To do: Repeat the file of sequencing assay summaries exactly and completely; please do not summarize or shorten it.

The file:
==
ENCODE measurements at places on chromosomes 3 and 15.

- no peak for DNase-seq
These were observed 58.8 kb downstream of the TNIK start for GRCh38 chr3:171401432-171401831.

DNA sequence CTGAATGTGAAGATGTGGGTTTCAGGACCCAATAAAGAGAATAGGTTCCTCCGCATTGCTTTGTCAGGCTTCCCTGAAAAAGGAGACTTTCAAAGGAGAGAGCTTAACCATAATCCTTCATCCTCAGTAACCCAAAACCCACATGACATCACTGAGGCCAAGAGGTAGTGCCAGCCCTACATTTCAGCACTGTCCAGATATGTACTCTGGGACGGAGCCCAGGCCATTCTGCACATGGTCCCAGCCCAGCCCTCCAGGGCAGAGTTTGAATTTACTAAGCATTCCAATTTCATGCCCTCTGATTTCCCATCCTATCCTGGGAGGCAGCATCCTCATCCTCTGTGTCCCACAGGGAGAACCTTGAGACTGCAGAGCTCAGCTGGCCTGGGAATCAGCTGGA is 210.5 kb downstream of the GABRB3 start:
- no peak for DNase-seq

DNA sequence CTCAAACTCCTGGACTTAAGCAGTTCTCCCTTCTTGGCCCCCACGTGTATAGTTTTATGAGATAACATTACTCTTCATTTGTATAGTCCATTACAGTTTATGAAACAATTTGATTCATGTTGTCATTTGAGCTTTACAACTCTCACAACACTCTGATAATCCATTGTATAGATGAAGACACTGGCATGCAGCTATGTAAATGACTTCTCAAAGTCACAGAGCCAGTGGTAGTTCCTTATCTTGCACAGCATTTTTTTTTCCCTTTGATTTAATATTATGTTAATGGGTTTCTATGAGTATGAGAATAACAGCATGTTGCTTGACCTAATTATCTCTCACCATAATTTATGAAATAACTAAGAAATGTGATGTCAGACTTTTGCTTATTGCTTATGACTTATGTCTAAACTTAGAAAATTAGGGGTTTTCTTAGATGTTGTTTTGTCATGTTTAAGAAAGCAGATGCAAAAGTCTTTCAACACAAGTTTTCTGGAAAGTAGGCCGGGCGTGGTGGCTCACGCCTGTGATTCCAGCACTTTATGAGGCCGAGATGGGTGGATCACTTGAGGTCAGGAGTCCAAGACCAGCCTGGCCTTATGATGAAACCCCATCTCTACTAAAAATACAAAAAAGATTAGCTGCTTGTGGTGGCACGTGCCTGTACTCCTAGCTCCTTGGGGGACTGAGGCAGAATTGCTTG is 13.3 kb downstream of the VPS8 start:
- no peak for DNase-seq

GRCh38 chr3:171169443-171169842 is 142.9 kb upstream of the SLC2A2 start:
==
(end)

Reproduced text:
ENCODE measurements at places on chromosomes 3 and 15.

- no peak for DNase-seq
These were observed 58.8 kb downstream of the TNIK start for GRCh38 chr3:171401432-171401831.

DNA sequence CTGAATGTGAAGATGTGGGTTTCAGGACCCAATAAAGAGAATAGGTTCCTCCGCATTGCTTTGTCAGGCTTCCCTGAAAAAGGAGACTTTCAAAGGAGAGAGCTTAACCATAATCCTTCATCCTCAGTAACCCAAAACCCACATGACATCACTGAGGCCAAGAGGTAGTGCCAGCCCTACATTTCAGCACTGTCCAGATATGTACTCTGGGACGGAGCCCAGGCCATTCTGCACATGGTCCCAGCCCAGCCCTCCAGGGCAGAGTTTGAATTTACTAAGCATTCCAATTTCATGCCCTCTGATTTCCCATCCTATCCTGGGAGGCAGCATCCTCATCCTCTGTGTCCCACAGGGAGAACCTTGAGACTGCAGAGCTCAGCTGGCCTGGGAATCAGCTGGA is 210.5 kb downstream of the GABRB3 start:
- no peak for DNase-seq

DNA sequence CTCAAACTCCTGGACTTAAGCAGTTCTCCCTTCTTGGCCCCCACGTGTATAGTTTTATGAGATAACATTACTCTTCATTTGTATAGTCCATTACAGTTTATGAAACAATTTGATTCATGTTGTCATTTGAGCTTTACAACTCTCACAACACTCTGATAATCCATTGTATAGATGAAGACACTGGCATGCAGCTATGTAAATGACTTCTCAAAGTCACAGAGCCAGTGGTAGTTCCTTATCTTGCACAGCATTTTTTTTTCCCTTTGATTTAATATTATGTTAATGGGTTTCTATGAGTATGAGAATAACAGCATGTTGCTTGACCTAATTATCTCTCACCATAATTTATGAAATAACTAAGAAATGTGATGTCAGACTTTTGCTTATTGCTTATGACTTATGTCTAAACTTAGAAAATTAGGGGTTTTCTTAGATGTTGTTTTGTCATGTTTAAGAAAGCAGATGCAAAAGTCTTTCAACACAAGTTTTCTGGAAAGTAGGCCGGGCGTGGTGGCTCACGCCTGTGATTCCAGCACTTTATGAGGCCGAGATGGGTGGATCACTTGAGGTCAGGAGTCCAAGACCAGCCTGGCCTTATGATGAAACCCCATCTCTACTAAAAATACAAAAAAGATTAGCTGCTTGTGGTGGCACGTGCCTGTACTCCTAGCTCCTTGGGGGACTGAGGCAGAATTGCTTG is 13.3 kb downstream of the VPS8 start:
- no peak for DNase-seq

GRCh38 chr3:171169443-171169842 is 142.9 kb upstream of the SLC2A2 start: